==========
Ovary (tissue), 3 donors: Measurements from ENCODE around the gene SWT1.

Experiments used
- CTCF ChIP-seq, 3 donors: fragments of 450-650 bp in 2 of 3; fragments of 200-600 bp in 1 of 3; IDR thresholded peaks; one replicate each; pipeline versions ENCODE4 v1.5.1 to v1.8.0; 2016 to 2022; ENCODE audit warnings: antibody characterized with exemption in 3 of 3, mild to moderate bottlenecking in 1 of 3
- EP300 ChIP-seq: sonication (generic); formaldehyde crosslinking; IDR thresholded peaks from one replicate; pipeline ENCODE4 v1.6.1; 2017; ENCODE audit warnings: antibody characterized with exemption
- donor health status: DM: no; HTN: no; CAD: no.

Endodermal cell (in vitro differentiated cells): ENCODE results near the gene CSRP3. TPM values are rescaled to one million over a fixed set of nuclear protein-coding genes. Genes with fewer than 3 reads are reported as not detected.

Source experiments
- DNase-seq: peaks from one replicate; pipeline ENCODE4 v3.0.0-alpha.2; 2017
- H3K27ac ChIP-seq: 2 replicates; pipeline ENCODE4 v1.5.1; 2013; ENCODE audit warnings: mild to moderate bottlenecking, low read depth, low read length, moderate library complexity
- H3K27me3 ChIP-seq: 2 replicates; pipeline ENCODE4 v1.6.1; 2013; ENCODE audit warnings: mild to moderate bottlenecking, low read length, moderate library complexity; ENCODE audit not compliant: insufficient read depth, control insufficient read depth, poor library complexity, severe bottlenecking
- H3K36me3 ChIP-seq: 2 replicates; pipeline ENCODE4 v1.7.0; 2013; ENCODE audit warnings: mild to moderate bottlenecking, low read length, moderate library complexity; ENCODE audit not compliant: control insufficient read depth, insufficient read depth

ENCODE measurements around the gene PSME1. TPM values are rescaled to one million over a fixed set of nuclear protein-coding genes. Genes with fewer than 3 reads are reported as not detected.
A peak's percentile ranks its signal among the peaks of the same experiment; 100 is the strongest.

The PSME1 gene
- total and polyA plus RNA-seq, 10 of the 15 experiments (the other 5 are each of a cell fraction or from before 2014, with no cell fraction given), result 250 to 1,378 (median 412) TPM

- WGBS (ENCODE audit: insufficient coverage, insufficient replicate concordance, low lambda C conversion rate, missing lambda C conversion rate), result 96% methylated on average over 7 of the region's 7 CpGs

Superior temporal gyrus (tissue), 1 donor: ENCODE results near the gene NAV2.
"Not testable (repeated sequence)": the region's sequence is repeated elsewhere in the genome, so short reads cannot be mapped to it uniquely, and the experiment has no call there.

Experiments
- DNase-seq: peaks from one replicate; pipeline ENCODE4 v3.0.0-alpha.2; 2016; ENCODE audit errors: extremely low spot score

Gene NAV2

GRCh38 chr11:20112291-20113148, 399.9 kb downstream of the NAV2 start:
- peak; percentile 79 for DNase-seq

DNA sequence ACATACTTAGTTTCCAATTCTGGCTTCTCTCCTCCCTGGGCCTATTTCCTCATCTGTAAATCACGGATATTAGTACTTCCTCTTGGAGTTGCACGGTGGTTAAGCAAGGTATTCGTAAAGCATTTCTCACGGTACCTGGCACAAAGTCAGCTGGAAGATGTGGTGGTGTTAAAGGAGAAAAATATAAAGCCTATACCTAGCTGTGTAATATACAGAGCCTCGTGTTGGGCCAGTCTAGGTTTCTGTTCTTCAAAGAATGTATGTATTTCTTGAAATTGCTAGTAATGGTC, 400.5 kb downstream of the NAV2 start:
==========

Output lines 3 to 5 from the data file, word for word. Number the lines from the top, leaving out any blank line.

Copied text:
- CTCF ChIP-seq, 3 donors: fragments of 450-650 bp in 2 of 3; fragments of 200-600 bp in 1 of 3; IDR thresholded peaks; one replicate each; pipeline versions ENCODE4 v1.5.1 to v1.8.0; 2016 to 2022; ENCODE audit warnings: antibody characterized with exemption in 3 of 3, mild to moderate bottlenecking in 1 of 3
- EP300 ChIP-seq: sonication (generic); formaldehyde crosslinking; IDR thresholded peaks from one replicate; pipeline ENCODE4 v1.6.1; 2017; ENCODE audit warnings: antibody characterized with exemption
- donor health status: DM: no; HTN: no; CAD: no.